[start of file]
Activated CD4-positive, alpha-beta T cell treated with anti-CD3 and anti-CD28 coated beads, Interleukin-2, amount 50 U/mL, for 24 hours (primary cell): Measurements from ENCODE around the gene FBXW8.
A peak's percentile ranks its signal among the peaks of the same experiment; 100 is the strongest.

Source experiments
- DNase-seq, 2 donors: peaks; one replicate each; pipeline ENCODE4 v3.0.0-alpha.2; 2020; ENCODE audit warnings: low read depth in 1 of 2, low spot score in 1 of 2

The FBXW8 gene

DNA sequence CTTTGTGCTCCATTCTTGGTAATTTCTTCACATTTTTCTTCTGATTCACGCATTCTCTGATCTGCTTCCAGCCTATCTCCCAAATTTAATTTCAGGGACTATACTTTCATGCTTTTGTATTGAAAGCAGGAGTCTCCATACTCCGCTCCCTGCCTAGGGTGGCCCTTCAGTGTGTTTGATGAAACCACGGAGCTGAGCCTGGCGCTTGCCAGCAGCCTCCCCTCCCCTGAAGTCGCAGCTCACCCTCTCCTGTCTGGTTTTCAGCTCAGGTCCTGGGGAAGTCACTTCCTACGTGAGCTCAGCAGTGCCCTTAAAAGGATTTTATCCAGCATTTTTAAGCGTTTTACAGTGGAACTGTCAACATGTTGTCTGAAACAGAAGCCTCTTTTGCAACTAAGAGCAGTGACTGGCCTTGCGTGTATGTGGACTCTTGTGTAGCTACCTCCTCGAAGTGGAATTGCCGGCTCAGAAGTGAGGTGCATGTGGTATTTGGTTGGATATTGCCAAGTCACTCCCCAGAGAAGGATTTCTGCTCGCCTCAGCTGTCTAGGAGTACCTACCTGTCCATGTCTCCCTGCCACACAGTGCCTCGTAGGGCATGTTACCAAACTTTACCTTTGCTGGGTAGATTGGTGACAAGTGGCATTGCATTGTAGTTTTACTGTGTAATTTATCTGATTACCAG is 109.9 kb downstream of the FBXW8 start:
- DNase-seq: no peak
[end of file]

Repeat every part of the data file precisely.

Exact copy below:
Activated CD4-positive, alpha-beta T cell treated with anti-CD3 and anti-CD28 coated beads, Interleukin-2, amount 50 U/mL, for 24 hours (primary cell): Measurements from ENCODE around the gene FBXW8.
A peak's percentile ranks its signal among the peaks of the same experiment; 100 is the strongest.

Source experiments
- DNase-seq, 2 donors: peaks; one replicate each; pipeline ENCODE4 v3.0.0-alpha.2; 2020; ENCODE audit warnings: low read depth in 1 of 2, low spot score in 1 of 2

The FBXW8 gene

DNA sequence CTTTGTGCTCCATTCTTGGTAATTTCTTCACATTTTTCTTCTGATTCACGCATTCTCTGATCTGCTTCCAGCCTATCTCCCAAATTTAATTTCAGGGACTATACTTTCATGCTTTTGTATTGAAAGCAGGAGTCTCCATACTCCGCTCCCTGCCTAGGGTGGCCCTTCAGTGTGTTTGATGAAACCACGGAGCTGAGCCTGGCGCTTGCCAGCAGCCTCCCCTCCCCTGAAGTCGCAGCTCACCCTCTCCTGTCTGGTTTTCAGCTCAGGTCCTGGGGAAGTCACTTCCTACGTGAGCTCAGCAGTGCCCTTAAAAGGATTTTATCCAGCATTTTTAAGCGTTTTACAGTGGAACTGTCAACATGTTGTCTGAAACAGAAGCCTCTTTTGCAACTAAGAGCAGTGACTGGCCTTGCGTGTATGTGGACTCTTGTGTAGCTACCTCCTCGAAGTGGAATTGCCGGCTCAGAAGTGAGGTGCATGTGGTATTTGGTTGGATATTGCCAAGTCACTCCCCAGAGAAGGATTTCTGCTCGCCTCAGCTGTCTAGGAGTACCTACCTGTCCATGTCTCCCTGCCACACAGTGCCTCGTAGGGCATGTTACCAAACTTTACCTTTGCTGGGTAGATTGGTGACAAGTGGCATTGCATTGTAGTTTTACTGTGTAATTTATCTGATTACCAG is 109.9 kb downstream of the FBXW8 start:
- DNase-seq: no peak